HathiTrust, in its defence, said what they were doing was fair use. I have to agree with the IP holders in their basic assertion of “that dog won’t hunt”. On the other hand, suing a library is really about as close as you can get in real life to the quintessential superman villain level of nefariousness.
Of course, you could say that what these libraries are doing is no different from what people do at thepiratebay and you’d be right. The difference between what HathiTrust are doing and what brick and mortar (I hate this neologism so much) libraries do is that somebody at some point on the supply chain did purchase each and every one of those books. I don’t know how physical libraries get their books, but I suspect most of them are either bought or donated. If they’re donated, then the donator probably purchased them or received permission to donate them at some point. Those books are paid for. If there’s only one copy of the Atlas Shrugged coffee table book in the whole establishment and somebody has already borrowed it when I visit the library, I’ll be forced to seek my casual brunchtime Tea Party propaganda elsewhere.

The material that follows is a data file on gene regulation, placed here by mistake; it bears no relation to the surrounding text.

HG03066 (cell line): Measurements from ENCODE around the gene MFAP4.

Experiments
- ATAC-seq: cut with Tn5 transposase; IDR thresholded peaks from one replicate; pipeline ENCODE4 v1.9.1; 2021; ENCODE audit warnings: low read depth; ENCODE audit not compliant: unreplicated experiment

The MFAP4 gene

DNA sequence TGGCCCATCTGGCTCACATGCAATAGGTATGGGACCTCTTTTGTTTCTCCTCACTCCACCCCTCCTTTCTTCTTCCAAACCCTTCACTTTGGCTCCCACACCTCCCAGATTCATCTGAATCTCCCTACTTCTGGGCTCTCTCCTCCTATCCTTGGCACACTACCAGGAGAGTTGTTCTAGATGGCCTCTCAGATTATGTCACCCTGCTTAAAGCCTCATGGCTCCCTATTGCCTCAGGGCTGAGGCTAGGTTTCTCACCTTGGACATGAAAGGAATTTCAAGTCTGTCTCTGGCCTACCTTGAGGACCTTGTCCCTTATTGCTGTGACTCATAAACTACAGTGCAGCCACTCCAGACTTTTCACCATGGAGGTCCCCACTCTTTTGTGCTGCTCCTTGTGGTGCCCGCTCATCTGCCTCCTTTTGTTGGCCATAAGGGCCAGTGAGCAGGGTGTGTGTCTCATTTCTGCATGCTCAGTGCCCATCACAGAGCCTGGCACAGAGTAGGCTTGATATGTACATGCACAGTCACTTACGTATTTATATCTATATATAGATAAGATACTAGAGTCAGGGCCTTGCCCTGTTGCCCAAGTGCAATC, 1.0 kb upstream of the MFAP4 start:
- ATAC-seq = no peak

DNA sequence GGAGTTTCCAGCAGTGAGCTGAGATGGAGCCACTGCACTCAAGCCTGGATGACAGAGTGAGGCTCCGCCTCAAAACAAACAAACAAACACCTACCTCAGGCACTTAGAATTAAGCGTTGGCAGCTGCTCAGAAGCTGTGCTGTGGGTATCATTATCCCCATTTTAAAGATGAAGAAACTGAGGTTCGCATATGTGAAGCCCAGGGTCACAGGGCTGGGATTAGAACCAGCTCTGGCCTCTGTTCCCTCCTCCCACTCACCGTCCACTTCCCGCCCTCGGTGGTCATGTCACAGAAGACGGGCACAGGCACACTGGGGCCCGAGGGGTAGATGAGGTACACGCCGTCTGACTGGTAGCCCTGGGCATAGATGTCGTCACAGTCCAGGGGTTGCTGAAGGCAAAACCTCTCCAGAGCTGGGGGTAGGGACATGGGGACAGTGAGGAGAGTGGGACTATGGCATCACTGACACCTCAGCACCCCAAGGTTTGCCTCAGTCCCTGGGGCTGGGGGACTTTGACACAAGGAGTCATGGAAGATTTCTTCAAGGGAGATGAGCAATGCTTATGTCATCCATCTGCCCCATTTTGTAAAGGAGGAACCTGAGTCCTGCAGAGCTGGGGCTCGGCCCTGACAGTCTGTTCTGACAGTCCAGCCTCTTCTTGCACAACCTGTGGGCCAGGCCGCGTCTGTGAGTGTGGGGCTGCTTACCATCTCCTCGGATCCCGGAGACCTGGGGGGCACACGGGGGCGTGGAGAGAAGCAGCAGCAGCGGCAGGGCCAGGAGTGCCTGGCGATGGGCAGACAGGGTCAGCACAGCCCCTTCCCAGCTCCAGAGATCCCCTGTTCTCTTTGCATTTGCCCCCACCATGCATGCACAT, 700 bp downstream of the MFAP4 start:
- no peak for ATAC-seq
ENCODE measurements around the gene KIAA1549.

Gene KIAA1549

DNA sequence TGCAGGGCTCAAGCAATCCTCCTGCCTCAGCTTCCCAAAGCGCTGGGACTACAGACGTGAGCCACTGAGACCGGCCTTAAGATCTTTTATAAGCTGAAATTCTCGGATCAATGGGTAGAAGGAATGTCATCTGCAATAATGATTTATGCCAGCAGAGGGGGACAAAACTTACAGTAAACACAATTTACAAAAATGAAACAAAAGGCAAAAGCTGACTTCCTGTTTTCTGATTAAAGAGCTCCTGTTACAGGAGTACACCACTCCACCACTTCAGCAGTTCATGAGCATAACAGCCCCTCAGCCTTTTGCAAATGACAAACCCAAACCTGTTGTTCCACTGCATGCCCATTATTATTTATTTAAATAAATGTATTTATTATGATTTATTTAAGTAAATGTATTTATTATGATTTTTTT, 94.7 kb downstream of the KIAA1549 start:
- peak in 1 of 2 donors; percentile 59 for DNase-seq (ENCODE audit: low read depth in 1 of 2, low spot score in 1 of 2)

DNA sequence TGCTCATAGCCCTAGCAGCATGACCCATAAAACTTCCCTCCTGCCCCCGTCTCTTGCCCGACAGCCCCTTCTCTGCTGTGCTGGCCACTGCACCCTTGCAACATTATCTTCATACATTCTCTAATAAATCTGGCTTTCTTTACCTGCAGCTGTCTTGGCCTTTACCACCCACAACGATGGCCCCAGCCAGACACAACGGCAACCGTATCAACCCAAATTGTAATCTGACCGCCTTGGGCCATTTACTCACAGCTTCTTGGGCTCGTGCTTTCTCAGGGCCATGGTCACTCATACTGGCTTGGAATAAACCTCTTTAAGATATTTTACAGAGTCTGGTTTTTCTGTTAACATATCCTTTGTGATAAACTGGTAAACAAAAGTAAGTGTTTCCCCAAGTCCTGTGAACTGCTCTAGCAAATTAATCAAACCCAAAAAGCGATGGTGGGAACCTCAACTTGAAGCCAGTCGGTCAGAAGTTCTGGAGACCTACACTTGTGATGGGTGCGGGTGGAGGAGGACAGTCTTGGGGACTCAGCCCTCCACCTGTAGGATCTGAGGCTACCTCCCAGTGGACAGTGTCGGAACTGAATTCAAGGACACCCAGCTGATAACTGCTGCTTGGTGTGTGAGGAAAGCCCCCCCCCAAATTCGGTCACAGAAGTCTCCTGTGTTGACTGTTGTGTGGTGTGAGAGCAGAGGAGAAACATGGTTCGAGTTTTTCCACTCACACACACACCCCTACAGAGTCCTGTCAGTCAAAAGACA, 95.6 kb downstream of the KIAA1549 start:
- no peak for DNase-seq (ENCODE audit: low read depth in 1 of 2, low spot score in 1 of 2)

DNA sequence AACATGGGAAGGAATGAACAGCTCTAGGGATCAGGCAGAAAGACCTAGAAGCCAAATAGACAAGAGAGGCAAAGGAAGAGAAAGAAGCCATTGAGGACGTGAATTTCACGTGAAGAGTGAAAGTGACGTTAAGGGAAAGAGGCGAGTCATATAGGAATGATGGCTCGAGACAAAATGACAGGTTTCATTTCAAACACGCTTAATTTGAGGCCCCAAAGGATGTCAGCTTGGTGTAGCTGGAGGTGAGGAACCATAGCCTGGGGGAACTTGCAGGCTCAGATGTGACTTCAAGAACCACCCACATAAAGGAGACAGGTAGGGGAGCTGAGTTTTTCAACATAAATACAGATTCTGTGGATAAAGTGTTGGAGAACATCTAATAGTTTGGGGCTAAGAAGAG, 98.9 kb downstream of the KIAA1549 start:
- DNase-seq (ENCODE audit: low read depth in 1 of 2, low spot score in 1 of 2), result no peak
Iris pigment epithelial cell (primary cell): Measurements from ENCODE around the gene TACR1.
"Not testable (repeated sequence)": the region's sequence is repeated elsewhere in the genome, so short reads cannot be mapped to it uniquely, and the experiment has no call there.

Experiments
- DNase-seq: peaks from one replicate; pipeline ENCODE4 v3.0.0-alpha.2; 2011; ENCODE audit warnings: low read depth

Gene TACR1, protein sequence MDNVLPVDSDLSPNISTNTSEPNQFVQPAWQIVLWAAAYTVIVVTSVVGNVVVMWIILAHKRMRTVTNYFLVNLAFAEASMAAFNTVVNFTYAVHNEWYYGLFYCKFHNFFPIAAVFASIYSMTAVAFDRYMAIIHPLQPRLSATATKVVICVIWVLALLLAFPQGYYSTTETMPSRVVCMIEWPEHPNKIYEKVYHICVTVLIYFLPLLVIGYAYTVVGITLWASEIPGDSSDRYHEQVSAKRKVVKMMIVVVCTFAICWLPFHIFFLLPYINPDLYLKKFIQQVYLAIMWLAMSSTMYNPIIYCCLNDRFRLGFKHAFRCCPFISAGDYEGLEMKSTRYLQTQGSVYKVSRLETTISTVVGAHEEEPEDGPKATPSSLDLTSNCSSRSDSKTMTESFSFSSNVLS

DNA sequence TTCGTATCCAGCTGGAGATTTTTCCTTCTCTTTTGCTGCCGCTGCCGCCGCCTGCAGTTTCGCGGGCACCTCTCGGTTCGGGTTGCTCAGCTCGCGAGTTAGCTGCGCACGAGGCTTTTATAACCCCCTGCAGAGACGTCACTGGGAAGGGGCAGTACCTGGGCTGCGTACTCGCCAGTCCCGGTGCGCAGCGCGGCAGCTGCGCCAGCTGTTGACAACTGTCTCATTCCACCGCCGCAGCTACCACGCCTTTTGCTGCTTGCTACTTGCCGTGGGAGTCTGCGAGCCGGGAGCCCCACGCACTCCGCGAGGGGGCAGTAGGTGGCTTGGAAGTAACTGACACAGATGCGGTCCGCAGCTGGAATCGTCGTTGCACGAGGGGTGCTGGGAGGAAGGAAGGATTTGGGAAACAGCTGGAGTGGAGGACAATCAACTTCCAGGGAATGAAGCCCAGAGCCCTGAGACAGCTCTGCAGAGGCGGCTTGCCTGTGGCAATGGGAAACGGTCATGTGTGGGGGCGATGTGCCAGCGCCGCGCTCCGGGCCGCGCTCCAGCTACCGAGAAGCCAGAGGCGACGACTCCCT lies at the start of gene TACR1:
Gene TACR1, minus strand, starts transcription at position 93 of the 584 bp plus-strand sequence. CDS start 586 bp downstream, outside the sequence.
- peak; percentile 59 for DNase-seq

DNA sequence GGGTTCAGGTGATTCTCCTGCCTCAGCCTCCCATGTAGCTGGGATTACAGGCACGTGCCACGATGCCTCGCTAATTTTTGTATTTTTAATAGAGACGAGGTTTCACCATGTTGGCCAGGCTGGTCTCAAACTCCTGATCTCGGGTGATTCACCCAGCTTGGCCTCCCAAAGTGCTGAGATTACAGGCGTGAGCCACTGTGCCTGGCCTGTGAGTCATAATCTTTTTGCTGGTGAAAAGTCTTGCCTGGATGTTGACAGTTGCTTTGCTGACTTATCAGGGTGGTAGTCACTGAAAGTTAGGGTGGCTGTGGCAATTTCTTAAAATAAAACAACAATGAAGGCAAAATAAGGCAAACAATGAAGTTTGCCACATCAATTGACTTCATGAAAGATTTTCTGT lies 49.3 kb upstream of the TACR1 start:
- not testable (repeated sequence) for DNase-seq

With a digital library, Google can scan the book from one physical copy (or several so they can scan more than one page at a time…I’d love to see the setup they use at Google Books) and then HathiTrust can make that available to countless students. Even if the library is not available outside the university network, that’s still many tens of thousands of people who will have free access to the content and there wouldn’t be any problem if 50,000 of them all wanted to borrow This is Herman Cain! at once because they could easily do so.